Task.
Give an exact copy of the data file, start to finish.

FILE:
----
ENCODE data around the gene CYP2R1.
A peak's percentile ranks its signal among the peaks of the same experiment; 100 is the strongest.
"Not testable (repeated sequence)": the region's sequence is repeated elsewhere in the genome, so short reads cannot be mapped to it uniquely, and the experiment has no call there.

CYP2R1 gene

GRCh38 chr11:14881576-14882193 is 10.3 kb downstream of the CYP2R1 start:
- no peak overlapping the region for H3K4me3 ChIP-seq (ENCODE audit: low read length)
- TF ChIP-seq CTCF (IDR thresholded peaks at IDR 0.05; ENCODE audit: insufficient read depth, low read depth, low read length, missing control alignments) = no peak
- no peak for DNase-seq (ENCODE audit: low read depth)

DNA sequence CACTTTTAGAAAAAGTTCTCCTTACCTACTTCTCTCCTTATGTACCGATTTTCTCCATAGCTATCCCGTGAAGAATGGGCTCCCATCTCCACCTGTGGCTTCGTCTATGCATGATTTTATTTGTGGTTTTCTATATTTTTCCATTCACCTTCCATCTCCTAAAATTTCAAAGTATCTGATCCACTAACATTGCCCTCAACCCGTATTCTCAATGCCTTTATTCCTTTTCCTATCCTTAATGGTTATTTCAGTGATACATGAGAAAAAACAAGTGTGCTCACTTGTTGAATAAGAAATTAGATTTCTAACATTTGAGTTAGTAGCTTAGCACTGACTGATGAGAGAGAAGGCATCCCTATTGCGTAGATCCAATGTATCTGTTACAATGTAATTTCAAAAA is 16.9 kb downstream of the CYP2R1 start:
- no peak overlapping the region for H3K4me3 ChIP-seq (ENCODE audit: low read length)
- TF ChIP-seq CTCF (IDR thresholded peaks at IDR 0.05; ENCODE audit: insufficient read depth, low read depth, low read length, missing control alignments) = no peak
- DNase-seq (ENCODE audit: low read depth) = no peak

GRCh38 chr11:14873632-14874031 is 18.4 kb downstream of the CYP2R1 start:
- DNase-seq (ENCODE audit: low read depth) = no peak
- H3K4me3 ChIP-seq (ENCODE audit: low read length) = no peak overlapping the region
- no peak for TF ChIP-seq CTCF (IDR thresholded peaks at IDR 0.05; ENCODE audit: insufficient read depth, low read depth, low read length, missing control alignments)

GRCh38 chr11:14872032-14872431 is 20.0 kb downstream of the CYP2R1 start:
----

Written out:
ENCODE data around the gene CYP2R1.
A peak's percentile ranks its signal among the peaks of the same experiment; 100 is the strongest.
"Not testable (repeated sequence)": the region's sequence is repeated elsewhere in the genome, so short reads cannot be mapped to it uniquely, and the experiment has no call there.

CYP2R1 gene

GRCh38 chr11:14881576-14882193 is 10.3 kb downstream of the CYP2R1 start:
- no peak overlapping the region for H3K4me3 ChIP-seq (ENCODE audit: low read length)
- TF ChIP-seq CTCF (IDR thresholded peaks at IDR 0.05; ENCODE audit: insufficient read depth, low read depth, low read length, missing control alignments) = no peak
- no peak for DNase-seq (ENCODE audit: low read depth)

DNA sequence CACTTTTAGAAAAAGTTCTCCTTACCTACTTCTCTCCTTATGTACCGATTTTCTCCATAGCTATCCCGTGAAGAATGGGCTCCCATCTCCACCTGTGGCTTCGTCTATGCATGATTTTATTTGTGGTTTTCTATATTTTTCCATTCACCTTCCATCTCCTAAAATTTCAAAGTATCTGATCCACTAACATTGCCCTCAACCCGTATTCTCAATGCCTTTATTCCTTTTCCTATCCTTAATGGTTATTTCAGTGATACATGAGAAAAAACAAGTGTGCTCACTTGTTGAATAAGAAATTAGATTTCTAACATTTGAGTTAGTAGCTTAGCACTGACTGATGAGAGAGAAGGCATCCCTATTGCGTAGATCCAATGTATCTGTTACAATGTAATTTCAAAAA is 16.9 kb downstream of the CYP2R1 start:
- no peak overlapping the region for H3K4me3 ChIP-seq (ENCODE audit: low read length)
- TF ChIP-seq CTCF (IDR thresholded peaks at IDR 0.05; ENCODE audit: insufficient read depth, low read depth, low read length, missing control alignments) = no peak
- DNase-seq (ENCODE audit: low read depth) = no peak

GRCh38 chr11:14873632-14874031 is 18.4 kb downstream of the CYP2R1 start:
- DNase-seq (ENCODE audit: low read depth) = no peak
- H3K4me3 ChIP-seq (ENCODE audit: low read length) = no peak overlapping the region
- no peak for TF ChIP-seq CTCF (IDR thresholded peaks at IDR 0.05; ENCODE audit: insufficient read depth, low read depth, low read length, missing control alignments)

GRCh38 chr11:14872032-14872431 is 20.0 kb downstream of the CYP2R1 start: